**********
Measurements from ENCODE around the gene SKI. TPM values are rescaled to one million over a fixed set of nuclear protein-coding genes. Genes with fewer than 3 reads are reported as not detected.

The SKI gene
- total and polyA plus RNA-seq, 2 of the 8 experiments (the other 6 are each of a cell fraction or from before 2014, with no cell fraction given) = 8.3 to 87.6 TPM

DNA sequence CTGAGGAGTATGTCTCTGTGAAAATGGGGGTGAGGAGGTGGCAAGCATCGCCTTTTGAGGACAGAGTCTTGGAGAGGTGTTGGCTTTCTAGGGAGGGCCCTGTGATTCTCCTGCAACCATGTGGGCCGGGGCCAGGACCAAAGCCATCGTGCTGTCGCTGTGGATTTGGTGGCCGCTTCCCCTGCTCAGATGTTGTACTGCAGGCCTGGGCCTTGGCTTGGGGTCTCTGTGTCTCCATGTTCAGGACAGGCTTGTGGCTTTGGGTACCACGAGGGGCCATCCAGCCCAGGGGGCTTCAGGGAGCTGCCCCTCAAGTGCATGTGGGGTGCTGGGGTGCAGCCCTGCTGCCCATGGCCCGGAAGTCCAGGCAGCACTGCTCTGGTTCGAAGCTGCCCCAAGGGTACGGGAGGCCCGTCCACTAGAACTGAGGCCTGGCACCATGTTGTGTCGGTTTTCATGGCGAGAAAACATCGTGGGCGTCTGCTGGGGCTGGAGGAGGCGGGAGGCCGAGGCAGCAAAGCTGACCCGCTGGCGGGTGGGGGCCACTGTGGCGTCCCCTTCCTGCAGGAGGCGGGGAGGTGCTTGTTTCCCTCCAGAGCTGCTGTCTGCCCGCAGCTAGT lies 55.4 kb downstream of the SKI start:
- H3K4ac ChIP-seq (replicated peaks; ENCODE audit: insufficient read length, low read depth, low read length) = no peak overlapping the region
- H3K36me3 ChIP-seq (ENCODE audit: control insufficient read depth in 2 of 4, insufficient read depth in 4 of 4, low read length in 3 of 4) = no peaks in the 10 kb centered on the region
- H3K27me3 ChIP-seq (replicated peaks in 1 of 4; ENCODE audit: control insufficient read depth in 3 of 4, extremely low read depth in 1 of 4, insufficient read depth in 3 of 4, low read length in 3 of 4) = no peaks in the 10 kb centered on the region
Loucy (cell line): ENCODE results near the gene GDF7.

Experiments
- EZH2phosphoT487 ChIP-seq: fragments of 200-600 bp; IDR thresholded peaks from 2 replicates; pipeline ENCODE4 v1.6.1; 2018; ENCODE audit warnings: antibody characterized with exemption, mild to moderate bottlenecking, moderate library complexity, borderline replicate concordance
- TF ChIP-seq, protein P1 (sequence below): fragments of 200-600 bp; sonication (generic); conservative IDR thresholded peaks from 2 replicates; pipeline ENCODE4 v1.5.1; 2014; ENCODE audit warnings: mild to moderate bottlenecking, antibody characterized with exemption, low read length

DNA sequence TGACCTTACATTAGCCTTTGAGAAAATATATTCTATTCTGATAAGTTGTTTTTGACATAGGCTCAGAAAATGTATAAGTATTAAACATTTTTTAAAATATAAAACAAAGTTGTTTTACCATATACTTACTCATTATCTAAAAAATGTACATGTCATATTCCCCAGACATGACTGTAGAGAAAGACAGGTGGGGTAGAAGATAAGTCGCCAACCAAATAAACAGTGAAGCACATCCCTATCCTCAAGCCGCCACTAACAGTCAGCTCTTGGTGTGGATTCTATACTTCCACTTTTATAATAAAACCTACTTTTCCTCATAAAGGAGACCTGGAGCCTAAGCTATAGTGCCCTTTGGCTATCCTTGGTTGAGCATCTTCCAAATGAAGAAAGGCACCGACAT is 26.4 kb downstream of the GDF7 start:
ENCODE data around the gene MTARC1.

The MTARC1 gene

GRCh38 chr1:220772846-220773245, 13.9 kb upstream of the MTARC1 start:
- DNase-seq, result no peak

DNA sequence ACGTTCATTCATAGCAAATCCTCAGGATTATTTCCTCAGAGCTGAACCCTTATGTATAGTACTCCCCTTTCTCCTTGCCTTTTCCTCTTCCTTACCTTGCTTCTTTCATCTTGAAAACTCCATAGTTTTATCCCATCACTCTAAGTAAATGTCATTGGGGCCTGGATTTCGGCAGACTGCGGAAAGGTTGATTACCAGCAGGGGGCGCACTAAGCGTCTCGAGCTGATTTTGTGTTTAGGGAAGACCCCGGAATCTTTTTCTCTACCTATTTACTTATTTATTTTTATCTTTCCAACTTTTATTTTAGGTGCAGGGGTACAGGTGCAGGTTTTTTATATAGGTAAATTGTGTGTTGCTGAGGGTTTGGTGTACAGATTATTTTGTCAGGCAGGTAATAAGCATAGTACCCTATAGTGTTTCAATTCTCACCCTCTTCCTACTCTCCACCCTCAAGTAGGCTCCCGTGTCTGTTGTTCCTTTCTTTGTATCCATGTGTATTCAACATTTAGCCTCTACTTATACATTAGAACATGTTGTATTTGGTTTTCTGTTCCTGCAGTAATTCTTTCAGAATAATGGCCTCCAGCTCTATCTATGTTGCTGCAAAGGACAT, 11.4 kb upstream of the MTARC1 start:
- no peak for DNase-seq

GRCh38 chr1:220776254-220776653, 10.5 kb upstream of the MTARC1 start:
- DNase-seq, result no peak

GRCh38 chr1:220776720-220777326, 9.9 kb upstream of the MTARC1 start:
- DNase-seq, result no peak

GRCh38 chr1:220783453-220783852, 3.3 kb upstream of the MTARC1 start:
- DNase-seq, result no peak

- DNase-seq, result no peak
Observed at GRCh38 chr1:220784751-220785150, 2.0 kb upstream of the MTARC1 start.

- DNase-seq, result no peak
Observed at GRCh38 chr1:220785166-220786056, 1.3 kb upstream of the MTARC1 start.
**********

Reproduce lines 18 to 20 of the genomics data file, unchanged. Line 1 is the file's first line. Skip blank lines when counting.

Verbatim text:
- no peak for DNase-seq

GRCh38 chr1:220776254-220776653, 10.5 kb upstream of the MTARC1 start:
- DNase-seq, result no peak